JIS News

Minister of Agriculture and Fisheries, Hon. Dr. Christopher Tufton, yesterday (December 14) announced a $310.5 million emergency loan fund for coffee dealers, which will provide them with cash flow to meet capital requirements.
Jointly funded by the Export/Import (EXIM) Bank and the Development Bank of Jamaica (DBJ) the loan, which will be offered through the Coffee Industry Board (CIB), has become necessary due to the inability of dealers to sell excess stock, as a result of low demand in the major Japanese market. The loan will help with the take-off of the current crop and will cover payment to farmers for beans and other capital expenses.
“At present, the sector is running at huge excess capacity, as demand is not close to matching the supply – a combination of the structural changes in Japan, as well as the global recession and the additional competition that we are confronting from other gourmet coffees,” Minister Tufton said at a press conference at his Hope Gardens office.
In addition, he said, Japanese importers, which purchase 90 per cent of Blue Mountain Coffee, and have traditionally advanced payments to marketing companies to meet expenses, have indicated that they would not be able to advance those resources due to the global recession.
As a result, the Minister said, local marketing companies are now called upon to provide their own financing “and therefore, there is a shifting of the risk from Japan and to local marketing companies, and by extension, the Jamaican coffee farmers.”
He pointed out that of the current crop, almost 100,000 boxes of Blue Mountain coffee have been purchased by the Wallenford Coffee Company and the Mavis Bank Coffee Company, with a balance of some 135,000 boxes in the Blue Mountain to be reaped.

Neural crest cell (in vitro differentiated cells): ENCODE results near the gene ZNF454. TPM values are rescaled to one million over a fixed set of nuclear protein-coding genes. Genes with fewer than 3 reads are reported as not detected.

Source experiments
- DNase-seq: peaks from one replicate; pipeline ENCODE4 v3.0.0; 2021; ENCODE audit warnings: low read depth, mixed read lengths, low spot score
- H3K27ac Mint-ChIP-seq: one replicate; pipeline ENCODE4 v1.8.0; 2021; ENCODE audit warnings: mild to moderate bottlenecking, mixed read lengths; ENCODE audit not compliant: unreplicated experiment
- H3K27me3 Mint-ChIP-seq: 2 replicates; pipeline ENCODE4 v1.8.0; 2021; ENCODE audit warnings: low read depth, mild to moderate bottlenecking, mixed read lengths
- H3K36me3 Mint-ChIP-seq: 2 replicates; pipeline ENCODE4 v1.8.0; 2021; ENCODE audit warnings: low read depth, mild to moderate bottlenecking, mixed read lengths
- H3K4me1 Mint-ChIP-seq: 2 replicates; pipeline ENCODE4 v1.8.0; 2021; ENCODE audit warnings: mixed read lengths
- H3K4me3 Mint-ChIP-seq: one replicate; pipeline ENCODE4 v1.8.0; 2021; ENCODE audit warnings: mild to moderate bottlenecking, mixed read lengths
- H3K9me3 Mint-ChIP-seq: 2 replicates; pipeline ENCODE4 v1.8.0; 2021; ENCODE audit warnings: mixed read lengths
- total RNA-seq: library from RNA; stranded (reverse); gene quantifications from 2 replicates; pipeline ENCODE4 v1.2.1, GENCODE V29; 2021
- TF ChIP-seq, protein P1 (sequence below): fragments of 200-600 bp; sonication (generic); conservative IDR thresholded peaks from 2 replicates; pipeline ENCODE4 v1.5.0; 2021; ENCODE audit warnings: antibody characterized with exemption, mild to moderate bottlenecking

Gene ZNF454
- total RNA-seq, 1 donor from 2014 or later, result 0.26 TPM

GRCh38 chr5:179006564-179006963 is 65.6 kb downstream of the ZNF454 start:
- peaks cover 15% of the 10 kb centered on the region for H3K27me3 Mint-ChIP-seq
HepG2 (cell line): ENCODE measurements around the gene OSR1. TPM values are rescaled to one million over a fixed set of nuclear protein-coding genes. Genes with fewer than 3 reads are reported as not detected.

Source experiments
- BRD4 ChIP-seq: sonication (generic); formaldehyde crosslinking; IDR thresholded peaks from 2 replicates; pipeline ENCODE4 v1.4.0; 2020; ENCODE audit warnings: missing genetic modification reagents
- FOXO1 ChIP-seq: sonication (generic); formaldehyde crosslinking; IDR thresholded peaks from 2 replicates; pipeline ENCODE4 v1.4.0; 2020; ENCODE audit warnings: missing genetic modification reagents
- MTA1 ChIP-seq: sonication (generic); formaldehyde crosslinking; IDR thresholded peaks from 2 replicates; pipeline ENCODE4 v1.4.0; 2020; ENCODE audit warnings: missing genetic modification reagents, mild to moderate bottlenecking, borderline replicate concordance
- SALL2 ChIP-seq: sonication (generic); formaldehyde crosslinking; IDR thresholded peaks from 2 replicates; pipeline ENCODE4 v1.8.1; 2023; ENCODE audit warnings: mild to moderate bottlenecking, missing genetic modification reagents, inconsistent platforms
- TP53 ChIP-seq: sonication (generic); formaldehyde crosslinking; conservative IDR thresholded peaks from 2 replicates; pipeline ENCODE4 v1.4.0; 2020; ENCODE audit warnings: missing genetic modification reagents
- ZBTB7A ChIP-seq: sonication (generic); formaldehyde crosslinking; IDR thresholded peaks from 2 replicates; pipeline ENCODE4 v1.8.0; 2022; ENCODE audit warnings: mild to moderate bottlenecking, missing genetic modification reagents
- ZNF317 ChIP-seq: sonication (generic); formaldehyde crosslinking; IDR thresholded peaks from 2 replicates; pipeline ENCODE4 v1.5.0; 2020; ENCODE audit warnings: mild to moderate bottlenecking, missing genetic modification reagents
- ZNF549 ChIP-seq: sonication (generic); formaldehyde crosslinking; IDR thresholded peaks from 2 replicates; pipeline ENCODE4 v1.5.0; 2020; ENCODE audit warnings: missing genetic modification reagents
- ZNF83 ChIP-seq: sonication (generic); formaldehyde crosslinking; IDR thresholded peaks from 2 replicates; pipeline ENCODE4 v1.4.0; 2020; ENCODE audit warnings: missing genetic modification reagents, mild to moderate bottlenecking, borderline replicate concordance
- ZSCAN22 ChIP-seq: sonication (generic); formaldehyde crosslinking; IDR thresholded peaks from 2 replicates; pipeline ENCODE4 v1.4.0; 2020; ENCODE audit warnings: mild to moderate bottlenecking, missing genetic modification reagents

It is estimated that the financing arrangement, which was approved by Cabinet on December 13, will provide for the purchase of those 135,000 boxes. The first payment to the farmer will be $1,500 per box with an anticipated final payment of around $800 per box. “What this means is that the farmers are going to have to adjust their expectations and take a reduction in the price that would normally be paid to them for their efforts,” Minister Tufton explained.
He further informed that lien will be placed on the coffee beans to mitigate the risk of the loan, so the coffee itself would be part of the collateral against the loan.
“However, in addition to that, the Agro-Invest Corporation (AIC) , the investment promotions arm of the Ministry will further secure the loan by using a property at Amity Hall in St. Catherine as additional collateral,” he said.
The CIB will also purchase a vacuum packing machine in order to vacuum pack the coffee beans that are purchased from farmers. This will extend the shelf of the green beans to 18 months from the usual eight to 10 months, that will allow for increased marketing opportunities. The CIB will also be storing the processed and vacuum packed green beans.
The Agriculture Minister said that the loan “should signal a major restructuring that will have to take place if the coffee industry in Jamaica is to survive and to go forward in a sustainable way.”
He said also that the marketing strategy will have to be re-thought, with an adjustment in cost to allow for greater efficiency.